The Only Work Gloves You Need
Choose leather for breathability, strength, and flexibility. You'll never want to stray.
With so many “performance” options out there, why do ski patrollers, lifties, and your ski-bum friends still wear old-school leather work gloves on the mountain? They’re cheap, durable, mostly waterproof, and authentically stylish. They’re also popular enough that gearmakers have jumped on the trend. It’s hard to improve a classic, but these six come close.
1. The Original
This is the glove that started it all. Introduced in the 1980s, Kinco’s Lined Grain Pigskin Leather Palm is tough and water-resistant. We suggest treating the palm with Nikwax or Sno-Seal to improve insulation. One pair should last a season. And because they’re less than twenty bucks, you won’t feel guilty retiring them. From $18; kinco.com
2. The Swedish Classic
Family-owned Swedish manufacturer Hestra has been making wool and leather work gloves for four generations. Its Fall Line demonstrates how well the company has dialed in the details, from exterior seams that improve dexterity and minimize contact—think seamless undies—to plush neoprene wrist closures for bomber insulation. $145; hestragloves.com
3. The Pro Model
Designed for professional mountain men, the Eddie Bauer Guide is packed with features—like Prima-Loft Gold on the back and insulation on the palm that resists packing down by ski poles. They’re also great for rope work, if you’re into that sort of thing. $129; eddiebauer.com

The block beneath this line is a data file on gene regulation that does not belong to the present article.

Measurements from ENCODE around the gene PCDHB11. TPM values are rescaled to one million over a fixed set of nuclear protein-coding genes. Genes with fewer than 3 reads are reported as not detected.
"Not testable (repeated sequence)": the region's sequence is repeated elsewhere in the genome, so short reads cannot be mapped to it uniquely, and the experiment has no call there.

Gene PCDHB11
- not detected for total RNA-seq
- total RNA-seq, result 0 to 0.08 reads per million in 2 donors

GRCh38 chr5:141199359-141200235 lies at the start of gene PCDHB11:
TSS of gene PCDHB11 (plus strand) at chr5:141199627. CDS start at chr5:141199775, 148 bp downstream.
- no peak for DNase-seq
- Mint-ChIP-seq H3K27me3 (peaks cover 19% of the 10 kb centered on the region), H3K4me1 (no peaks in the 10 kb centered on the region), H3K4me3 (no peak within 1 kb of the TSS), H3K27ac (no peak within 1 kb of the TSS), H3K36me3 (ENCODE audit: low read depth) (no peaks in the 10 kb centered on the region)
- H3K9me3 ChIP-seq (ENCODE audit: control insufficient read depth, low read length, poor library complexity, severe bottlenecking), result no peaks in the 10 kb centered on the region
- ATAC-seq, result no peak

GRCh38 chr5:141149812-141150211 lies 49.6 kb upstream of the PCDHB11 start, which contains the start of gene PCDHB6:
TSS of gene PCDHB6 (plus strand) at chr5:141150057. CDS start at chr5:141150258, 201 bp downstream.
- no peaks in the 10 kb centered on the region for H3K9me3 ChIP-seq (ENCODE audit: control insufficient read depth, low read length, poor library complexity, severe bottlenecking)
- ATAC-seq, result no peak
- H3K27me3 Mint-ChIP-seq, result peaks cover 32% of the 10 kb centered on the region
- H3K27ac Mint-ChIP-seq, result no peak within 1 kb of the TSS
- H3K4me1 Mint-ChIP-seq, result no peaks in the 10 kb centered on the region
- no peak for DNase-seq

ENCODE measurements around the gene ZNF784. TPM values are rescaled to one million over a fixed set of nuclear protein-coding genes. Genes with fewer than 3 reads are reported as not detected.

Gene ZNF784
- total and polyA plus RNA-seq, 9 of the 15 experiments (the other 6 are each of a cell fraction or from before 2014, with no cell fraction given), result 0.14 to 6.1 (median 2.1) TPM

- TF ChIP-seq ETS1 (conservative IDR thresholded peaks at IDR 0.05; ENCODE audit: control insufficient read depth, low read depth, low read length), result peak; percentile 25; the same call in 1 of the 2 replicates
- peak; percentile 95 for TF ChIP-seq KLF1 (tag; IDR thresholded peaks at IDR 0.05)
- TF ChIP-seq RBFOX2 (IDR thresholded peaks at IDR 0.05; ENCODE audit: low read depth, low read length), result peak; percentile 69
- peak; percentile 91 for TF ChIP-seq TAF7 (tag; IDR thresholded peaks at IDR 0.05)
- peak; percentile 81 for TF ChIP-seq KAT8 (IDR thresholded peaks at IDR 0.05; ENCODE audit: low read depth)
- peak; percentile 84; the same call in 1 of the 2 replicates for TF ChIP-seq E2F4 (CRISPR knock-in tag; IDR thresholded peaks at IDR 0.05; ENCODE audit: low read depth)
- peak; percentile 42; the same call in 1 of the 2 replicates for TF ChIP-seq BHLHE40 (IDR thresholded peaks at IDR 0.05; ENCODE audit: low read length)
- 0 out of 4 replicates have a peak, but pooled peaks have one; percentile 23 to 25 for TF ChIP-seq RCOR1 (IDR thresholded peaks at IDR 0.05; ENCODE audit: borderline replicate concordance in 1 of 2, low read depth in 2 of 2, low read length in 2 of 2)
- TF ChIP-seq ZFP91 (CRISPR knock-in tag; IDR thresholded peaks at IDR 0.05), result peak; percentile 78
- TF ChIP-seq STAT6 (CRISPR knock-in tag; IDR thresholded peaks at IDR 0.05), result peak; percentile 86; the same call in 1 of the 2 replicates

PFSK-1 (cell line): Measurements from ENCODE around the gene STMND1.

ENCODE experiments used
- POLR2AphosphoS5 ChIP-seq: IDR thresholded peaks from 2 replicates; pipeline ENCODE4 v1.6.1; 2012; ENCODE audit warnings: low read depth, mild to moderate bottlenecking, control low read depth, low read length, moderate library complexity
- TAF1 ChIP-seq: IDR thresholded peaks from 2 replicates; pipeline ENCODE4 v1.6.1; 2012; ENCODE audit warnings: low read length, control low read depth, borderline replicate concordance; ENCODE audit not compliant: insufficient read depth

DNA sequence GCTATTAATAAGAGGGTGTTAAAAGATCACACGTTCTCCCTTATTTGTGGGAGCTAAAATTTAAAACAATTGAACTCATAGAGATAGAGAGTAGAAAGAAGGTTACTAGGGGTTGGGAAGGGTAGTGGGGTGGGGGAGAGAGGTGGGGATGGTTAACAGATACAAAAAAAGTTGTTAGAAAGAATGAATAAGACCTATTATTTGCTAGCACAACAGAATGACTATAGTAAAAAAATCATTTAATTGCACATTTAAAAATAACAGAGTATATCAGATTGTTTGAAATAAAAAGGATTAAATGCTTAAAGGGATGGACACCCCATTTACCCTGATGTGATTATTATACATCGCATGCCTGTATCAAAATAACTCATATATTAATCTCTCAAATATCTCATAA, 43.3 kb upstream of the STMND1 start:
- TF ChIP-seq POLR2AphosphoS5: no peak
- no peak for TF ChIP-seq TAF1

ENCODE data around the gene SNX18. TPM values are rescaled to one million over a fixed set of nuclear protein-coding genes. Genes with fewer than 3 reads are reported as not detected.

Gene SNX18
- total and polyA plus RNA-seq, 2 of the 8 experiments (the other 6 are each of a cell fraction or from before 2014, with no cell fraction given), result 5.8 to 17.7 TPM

4. The Workman
Cut from goat leather—the most durable animal skin—Black Diamond’s Dirt Bag is shaped to fit an open or closed hand (most ski gloves are cut to grip a pole). It also maintains the burger-flipping aesthetic while sneaking in a few upgrades. $40; blackdiamondequipment.com
5. The Upgrade
During summer, FlyLow pays idling ski techs a dollar a glove to Sno-Seal its Tough Guys for water resistance. That same level of attention went into the design, which features articulated points at the thumb and forefinger for dexterity and a breathable insulated lining on the back. $32; flylowgear.com
6. The Resort Edition
Dakine’s Duster is the only glove here that includes a waterproof membrane, making it the best for rain-snow slurries and the worst for alpine pursuits. The wide zippered cuff gives it a slightly higher-profile look, but the added warmth is a plus for resort skiers. $50; dakine.com
To extend the life of leather gloves, waterproof them with Atsko’s Sno-Seal ($8) before you get them wet. The beeswax treatment fills the pores and prevents the hide from breaking down. Use heat when applying—a hair dryer or an oven on a low setting (185 degrees)—to sink the wax deep into the leather.